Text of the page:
Just be safe and know your gear. Ask for help. Don't get shocked.

-Chris
  Reply With Quote
Old 23rd February 2005, 03:23 AM   #5
Stocker is offline Stocker  United States
diyAudio Member
 
Join Date: Dec 2003
Location: Austin
For most DIY / hobby work a cheapie multimeter will do you just fine. In my company's calibration labs, the meters cost well in excess of a thousand dollars. For a serious hobbyist, spending a couple hundred dollars will be a good idea. For a beginner who is strapped for cash, at least try to spend more than $20. My wife got me a (non-fluke! ) DVM for Christmas last year. I took it in to work and it reads the same as our $$$$ meters. Close enough for me.

If you have any aspirations to get deep into stuff, you may want to consider a meter with capacitance, inductance and transistor testers, but these can all be obtained as required later, as standalone devices that can do a much better job. At least get several ranges (or autorange) of voltage DC and AC, resistance, and current AC and DC, along with a diode/continuity checker/beeper.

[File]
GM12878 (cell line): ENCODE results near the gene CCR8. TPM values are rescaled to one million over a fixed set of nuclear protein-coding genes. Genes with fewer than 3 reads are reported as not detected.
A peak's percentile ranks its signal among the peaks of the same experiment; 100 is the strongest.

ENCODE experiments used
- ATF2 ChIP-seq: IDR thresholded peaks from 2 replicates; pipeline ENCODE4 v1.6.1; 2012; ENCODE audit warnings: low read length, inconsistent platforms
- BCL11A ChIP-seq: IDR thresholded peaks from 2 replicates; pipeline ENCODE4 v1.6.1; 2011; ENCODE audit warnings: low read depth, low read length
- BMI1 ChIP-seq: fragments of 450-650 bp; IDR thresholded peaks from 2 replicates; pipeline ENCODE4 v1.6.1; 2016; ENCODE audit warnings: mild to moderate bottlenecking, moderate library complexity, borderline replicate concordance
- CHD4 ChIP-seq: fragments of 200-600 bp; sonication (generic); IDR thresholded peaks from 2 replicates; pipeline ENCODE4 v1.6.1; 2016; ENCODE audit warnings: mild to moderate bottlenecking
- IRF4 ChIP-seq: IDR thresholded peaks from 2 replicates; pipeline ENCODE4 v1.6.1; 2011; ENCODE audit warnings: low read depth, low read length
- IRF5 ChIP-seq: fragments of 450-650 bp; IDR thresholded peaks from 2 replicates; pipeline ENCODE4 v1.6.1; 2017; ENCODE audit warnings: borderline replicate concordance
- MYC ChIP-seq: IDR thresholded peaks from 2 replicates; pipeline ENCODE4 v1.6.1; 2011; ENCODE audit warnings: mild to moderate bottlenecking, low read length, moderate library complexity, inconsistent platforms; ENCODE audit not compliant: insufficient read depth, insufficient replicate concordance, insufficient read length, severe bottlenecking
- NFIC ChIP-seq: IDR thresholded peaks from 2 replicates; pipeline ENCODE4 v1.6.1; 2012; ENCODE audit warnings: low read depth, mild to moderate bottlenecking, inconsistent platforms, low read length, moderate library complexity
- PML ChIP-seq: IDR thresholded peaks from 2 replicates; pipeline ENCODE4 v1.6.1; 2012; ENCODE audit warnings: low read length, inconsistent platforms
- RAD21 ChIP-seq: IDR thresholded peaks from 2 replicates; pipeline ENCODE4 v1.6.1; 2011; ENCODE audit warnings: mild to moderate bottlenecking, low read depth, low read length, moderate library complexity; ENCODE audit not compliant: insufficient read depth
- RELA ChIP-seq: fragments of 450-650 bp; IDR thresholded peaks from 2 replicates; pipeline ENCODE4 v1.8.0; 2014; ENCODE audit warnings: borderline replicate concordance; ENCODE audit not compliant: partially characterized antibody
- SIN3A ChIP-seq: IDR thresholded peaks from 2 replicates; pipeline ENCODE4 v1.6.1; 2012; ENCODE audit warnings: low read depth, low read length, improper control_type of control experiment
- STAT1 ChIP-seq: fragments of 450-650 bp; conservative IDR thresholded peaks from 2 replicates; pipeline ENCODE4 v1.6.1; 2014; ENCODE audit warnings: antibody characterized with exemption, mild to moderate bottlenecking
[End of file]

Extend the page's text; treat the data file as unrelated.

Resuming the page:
__________________
Jesus loves you.
  Reply With Quote
Old 24th February 2005, 01:07 AM   #6
anatech is offline anatech  Canada
diyAudio Moderator
 
anatech's Avatar
 
Join Date: Jun 2004
Location: Georgetown, On
Hi Stocker,
You actually got a non-Fluke that was in tolerance? What brand was it? Just curious. My experience is that Flukes are almost the only ones that will hold their calibration.
Another important point. Fluke is almost the only handheld meter that gives meaningful readings at 1KHz and above. Other meters can only be trusted at 60 Hz. 120Hz is pushing it. I would tend to trust an HP, Extech (I think that's their name) is total garbage, stay away.
-Chris
  Reply With Quote
Old 24th February 2005, 02:09 AM   #7
murat is offline murat  United States
diyAudio Member
 
murat's Avatar
 
Join Date: Nov 2004
Location: knoxville tn